The Federation of Ontario Cottagers’ Associations (FOCA) has partnered for many years with the Ontario Ministry of the Environment and Climate Change (MOECC) on volunteer water-quality monitoring programs.
The Lake Partner Program (LPP) is Ontario’s volunteer inland lake monitoring program. The goal of the program is to better understand and protect the quality of Ontario’s inland lakes by involving citizens in a volunteer-based water quality monitoring program.
Each year approximately 600 volunteers (i.e., lake stewards or citizen scientists) monitor nearly 550 inland lakes at over 800 sampling locations (including lakes with multiple basins). About 85% of the volunteers sample lakes on the Canadian Shield and these volunteers collect one water sample in the spring each year. The remaining volunteers sample once a month during the ice-free season for lakes off the Canadian Shield. These water samples are used to measure nutrient concentrations (total phosphorous (TP) and calcium (Ca)) for Ontario’s inland lakes. Volunteers are also asked to make a minimum of six (roughly monthly) water clarity observations using a Secchi disk (Figure 1).
Ontario has over 200,000 lakes, and the majority of them are situated within the Canadian Shield. The lakes and watershed of the Canadian Shield are underlain by Precambrian granite bedrock. This means that the shallow, acidic soils tend to be naturally low in nutrients.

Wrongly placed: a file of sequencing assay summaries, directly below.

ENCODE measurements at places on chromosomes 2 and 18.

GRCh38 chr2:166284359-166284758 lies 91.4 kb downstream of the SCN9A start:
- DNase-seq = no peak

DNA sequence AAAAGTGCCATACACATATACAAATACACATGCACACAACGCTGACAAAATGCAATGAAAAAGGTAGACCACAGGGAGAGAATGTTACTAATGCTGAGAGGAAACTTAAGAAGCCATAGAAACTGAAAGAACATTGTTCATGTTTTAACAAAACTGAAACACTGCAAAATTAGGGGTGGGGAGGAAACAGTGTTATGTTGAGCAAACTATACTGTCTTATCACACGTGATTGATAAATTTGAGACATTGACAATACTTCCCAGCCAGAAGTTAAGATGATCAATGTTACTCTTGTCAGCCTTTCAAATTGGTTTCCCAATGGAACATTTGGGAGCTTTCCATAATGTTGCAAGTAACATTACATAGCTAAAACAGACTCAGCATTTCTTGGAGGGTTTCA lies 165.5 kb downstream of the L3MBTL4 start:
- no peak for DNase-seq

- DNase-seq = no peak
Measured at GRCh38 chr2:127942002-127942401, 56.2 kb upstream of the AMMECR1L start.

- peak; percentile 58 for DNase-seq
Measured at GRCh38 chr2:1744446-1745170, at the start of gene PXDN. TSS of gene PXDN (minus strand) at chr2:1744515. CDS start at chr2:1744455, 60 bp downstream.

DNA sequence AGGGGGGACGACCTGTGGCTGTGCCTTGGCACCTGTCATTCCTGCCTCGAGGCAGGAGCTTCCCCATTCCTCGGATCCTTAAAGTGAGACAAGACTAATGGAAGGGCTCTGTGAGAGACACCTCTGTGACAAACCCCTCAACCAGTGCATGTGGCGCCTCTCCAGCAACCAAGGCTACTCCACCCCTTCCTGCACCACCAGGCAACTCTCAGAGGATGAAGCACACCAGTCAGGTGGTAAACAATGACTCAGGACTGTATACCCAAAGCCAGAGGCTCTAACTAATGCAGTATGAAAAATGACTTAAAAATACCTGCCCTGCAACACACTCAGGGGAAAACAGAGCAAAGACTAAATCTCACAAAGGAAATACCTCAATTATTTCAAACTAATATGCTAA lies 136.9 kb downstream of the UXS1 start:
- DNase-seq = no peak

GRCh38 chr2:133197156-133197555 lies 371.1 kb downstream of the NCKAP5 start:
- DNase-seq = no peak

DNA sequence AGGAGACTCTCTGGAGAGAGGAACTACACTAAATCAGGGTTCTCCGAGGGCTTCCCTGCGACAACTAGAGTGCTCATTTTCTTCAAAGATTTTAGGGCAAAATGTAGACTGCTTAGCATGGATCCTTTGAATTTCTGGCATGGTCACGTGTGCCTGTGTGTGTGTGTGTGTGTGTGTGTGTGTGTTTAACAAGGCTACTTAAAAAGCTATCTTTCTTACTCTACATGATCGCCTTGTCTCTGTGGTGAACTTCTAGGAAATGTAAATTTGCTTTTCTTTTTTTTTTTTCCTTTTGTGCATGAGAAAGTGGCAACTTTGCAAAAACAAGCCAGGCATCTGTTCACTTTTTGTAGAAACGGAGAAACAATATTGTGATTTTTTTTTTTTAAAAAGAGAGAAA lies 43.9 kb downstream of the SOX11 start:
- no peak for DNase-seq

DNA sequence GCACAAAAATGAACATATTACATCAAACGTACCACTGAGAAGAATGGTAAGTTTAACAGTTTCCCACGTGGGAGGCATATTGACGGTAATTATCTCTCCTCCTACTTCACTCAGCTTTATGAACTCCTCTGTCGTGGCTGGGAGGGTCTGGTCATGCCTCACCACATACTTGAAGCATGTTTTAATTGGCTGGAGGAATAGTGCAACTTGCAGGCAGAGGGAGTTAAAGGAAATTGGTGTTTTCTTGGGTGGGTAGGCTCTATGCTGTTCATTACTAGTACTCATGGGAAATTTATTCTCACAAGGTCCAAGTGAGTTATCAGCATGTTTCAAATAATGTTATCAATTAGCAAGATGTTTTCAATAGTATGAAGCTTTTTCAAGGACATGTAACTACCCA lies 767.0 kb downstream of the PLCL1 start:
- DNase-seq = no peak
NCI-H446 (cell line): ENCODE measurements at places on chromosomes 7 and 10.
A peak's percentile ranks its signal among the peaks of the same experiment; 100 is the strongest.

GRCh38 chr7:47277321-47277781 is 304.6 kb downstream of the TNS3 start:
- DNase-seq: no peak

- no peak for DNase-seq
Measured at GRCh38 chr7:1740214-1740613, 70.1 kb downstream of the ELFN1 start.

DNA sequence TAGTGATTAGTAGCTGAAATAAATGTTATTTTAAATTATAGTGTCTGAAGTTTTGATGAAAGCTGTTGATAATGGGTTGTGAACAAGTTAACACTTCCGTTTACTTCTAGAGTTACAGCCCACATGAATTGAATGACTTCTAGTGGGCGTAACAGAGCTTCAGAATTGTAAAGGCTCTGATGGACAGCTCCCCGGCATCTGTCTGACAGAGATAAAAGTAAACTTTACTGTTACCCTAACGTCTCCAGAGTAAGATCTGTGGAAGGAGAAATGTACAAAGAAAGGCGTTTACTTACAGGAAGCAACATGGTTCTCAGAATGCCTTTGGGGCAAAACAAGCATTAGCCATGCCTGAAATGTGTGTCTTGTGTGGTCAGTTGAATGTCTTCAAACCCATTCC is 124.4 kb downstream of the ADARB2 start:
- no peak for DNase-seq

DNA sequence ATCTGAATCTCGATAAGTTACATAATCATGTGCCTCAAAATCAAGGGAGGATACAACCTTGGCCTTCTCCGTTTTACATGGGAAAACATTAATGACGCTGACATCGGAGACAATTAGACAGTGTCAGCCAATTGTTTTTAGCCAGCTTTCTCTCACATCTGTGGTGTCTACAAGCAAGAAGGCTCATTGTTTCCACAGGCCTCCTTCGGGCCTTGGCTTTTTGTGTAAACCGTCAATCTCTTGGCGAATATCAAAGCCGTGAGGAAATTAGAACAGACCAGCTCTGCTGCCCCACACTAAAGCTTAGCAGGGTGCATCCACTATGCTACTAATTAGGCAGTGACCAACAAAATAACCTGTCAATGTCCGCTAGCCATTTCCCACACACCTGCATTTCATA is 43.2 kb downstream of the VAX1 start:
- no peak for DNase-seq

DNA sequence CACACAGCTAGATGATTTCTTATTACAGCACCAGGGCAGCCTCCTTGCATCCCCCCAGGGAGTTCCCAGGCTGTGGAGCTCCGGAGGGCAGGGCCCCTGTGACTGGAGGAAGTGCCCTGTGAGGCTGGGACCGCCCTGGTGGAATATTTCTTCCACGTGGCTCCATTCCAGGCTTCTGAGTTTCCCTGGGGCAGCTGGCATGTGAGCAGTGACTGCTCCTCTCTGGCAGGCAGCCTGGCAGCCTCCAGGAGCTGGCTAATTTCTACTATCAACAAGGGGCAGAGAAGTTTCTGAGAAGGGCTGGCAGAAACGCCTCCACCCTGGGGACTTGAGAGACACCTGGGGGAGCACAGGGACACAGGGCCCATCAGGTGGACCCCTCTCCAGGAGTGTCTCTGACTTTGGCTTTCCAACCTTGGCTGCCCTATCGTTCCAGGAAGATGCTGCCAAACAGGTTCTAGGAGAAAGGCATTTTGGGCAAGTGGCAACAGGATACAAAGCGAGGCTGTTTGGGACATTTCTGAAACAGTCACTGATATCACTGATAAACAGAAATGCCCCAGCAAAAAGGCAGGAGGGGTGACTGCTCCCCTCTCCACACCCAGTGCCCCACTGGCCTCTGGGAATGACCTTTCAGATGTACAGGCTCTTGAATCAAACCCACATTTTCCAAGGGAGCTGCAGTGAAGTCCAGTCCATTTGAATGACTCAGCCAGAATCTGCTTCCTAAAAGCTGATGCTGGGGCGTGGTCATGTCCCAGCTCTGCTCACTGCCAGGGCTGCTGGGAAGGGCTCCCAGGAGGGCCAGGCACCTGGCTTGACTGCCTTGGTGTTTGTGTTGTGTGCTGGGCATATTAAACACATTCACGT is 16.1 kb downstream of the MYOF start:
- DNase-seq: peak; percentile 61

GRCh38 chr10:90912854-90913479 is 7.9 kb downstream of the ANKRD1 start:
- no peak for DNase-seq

About half of Ontario’s lakes are considered to be “small” (under 10 hectares in surface area). Roughly 95% of Ontario’s lakes are smaller than 100 ha in surface area, with Lake Nipigon being the largest inland lake in Ontario (excluding the Great Lakes). An estimated 17% of Canadians freshwater is located in Ontario, yet only a small fraction of lakes are monitored for water quality (an estimated 1-2%).
The water quality and ecology of Ontario’s inland lakes reflect the watershed geology and vegetation, but human settlement, land-use change, climate, invasive species and chemical pollutants modify these influences.
Ontario’s inland lakes are among the province’s most valuable resources. By working together, we can improve our understanding of Ontario’s beautiful lakes, thereby helping to protect them for future generations.
The complex and dynamic nature of inland lakes requires continued monitoring and research to better inform management actions to protect these lakes for our enjoyment.
Individuals and communities can work together to help maintain the water quality of Ontario’s lakes. To find out more about what you can do to protect Ontario’s lakes, visit FOCA’s “Resources” page to access a wealth of information (www.foca.on.ca/resources), or contact firstname.lastname@example.org .
Contributed by Deanna Panitz, Membership and Programs Coordinator, Federation of Ontario Cottagers’ Associations.